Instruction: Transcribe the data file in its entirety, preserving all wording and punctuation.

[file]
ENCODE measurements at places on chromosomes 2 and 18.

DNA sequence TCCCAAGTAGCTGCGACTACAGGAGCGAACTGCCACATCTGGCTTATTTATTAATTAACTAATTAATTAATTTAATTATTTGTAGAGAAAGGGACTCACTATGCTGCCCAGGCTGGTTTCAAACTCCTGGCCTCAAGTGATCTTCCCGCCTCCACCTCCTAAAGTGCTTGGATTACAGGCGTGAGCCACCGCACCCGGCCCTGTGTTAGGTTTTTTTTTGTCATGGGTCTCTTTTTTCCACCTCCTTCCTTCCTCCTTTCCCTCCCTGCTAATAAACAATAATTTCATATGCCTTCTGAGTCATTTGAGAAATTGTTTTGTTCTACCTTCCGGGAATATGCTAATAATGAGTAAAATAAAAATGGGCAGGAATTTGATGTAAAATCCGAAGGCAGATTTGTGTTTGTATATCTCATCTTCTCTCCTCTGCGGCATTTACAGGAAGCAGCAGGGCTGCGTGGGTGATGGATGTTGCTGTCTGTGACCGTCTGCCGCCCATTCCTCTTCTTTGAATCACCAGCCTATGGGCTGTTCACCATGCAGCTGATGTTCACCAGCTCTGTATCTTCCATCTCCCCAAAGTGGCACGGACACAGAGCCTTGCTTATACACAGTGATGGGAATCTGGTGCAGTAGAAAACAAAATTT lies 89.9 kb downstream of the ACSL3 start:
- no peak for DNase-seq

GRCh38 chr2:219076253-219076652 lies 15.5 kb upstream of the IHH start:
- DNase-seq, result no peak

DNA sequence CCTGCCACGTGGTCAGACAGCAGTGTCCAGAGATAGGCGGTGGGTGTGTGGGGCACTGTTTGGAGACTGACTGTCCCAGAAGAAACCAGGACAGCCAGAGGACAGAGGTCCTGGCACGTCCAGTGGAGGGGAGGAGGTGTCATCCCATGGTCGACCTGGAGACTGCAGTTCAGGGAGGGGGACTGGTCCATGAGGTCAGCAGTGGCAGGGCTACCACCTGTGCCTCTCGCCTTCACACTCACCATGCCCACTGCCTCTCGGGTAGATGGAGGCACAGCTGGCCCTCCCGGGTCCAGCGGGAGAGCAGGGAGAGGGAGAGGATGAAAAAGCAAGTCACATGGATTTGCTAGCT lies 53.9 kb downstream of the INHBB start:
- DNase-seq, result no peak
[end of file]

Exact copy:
ENCODE measurements at places on chromosomes 2 and 18.

DNA sequence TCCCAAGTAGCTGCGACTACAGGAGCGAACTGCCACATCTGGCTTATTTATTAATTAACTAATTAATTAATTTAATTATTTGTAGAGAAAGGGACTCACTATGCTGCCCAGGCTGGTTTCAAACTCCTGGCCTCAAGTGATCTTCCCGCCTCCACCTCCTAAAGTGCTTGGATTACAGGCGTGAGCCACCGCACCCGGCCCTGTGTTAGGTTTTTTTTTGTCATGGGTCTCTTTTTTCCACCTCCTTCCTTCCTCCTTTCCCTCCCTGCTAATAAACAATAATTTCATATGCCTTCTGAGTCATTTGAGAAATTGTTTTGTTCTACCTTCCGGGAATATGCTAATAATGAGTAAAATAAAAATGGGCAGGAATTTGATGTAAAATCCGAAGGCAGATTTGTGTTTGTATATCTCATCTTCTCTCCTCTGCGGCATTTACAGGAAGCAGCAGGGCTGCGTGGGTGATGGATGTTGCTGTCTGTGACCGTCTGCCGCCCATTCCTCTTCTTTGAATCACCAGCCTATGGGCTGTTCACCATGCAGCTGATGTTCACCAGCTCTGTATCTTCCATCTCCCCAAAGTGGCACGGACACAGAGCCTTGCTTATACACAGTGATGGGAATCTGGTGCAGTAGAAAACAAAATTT lies 89.9 kb downstream of the ACSL3 start:
- no peak for DNase-seq

GRCh38 chr2:219076253-219076652 lies 15.5 kb upstream of the IHH start:
- DNase-seq, result no peak

DNA sequence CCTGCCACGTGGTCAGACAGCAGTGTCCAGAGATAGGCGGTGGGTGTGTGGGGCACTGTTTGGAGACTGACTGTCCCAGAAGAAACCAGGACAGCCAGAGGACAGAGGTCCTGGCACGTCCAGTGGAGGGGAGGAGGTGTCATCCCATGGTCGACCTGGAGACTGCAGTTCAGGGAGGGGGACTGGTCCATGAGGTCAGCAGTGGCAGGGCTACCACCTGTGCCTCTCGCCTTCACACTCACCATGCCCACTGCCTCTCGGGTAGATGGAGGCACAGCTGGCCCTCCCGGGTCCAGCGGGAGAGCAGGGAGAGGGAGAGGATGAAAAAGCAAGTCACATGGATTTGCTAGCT lies 53.9 kb downstream of the INHBB start:
- DNase-seq, result no peak